I saw this idea online somewhere and knew I had to try it. I bought an already-painted-on canvas at a thrift store and used masking tape to craft letters on top of the painting. I chose my favorite quote from La casa en Mango Street by Sandra Cisneros (an amazing Cuban-American author), and fit the whole quote on the canvas. Then I painted over the tape, let it dry, and peeled all the tape off. Wa-laah! I might go back and add more to it, but this is what it looks like for now.

I also saw this idea online somewhere… probably or something. While I’m not Martha Stewart, I was able to figure out this recipe. All I did was mix up a white cake mix, separate it into three mixing bowls, add different color to each bowl, and bake each layer separately. I didn’t have enough circle cake pans, so I turned to pie tins as well. Each layer cooled for about 15 minutes before I iced them all into one cake. Easy peasy.

This is my current work-in-progress. It is acrylic paints and a collage of paper, leaves, bark, film negatives, and beads. It’s not quite finished yet, so stay tuned for a finished version.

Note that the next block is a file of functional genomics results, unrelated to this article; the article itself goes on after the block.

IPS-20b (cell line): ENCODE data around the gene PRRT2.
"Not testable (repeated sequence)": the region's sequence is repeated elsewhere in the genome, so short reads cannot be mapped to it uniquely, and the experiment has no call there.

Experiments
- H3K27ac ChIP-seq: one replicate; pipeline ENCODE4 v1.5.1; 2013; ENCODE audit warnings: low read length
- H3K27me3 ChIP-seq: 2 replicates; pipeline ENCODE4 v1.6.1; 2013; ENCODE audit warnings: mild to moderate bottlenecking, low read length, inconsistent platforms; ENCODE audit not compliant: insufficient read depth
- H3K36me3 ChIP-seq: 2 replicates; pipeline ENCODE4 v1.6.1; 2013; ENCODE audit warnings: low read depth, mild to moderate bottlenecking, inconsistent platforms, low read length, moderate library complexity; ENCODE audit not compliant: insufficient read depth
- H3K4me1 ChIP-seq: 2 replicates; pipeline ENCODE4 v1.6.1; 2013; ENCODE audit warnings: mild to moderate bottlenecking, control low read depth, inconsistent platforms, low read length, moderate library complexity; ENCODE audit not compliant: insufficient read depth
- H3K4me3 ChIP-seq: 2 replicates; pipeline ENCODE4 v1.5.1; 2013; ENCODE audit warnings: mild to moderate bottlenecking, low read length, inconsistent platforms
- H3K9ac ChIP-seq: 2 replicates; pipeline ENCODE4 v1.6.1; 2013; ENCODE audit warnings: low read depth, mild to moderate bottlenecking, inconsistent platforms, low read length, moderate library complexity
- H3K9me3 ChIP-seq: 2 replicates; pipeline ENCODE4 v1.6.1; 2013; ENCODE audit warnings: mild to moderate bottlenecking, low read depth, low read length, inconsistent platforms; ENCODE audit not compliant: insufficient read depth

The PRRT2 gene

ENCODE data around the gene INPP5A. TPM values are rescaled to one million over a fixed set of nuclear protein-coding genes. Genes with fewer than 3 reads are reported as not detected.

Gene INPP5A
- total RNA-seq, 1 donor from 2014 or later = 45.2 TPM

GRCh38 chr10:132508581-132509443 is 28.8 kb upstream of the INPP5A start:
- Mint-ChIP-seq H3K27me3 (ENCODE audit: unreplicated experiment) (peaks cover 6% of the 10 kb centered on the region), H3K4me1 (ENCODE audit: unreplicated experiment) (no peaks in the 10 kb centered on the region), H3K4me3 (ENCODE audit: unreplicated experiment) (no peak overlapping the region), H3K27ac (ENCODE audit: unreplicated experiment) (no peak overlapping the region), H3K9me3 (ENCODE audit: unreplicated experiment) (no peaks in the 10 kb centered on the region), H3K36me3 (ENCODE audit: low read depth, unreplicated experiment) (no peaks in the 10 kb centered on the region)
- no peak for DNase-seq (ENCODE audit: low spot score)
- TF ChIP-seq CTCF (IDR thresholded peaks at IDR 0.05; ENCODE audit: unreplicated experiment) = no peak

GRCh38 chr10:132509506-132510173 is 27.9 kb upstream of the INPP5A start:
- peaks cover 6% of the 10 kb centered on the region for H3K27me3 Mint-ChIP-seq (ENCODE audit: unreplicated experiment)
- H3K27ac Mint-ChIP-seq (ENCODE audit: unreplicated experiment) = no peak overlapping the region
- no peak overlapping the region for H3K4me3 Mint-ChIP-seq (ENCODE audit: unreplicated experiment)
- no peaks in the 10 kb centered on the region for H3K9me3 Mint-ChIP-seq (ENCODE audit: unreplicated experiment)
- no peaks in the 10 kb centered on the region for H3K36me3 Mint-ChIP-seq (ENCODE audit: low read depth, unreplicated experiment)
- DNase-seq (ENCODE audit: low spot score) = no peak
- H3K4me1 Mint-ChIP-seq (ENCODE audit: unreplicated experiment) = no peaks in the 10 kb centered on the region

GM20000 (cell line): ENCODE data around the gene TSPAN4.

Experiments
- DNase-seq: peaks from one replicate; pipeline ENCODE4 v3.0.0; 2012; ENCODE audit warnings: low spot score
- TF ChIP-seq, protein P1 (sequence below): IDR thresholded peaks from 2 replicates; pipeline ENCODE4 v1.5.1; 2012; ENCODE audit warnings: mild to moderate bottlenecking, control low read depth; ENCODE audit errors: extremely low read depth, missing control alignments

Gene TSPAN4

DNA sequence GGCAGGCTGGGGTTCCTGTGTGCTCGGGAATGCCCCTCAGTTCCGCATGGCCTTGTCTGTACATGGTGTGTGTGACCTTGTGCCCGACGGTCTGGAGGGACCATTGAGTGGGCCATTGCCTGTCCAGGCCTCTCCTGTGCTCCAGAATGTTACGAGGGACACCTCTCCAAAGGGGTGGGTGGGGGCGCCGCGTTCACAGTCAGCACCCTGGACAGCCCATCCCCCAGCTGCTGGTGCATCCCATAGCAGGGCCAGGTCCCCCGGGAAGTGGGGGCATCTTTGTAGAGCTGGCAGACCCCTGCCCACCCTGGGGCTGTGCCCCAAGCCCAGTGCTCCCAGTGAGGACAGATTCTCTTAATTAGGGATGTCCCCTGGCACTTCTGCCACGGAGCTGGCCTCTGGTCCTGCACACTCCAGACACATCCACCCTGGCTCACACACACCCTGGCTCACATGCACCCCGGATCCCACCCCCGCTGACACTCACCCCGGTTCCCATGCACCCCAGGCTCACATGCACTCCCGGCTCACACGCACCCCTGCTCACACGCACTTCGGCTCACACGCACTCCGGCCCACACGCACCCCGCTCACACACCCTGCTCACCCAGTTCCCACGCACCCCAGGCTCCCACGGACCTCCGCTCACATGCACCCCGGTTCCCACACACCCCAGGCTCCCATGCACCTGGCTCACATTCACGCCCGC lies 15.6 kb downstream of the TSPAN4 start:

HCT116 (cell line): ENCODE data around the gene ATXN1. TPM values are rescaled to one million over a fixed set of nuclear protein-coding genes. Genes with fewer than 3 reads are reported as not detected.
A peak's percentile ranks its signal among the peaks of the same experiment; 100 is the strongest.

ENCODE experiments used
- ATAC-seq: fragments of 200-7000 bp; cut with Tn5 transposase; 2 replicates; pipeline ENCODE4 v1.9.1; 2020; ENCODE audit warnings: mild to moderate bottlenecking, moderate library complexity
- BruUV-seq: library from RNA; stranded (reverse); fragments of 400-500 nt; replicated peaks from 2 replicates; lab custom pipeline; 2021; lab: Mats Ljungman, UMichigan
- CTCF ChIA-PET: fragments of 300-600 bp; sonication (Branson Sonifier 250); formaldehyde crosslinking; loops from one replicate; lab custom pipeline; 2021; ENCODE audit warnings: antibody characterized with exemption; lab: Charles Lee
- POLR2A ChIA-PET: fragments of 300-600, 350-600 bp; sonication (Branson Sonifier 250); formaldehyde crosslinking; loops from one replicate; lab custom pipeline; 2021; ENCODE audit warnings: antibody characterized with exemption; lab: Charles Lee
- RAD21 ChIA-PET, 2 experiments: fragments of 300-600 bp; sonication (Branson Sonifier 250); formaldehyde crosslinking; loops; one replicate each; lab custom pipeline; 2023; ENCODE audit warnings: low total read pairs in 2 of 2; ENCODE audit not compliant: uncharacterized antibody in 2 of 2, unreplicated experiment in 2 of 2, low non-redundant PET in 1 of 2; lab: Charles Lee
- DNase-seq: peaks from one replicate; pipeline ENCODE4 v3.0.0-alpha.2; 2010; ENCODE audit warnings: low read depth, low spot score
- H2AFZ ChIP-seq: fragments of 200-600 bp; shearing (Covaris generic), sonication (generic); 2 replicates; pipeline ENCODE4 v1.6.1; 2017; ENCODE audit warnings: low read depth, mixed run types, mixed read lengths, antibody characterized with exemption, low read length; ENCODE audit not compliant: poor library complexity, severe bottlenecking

I continued the collage up the side of the canvas. All about the little details.

Here’s a close up of the lower collage:

This tree collage took a lot longer than I thought it would, but little by little, it made its way toward completion. My favorite is the gold paper running through the whole tree — both branches and roots. I was reflecting on a particular verse in Romans that reminds us that we (the tree) are not all that there is to us — that the roots (Jesus) are what really anchor us throughout life. To me, Jesus is the gold that shines throughout the entire tree, causing the leaves to grow.

I’m definitely enjoying my creative summer… can you tell? : )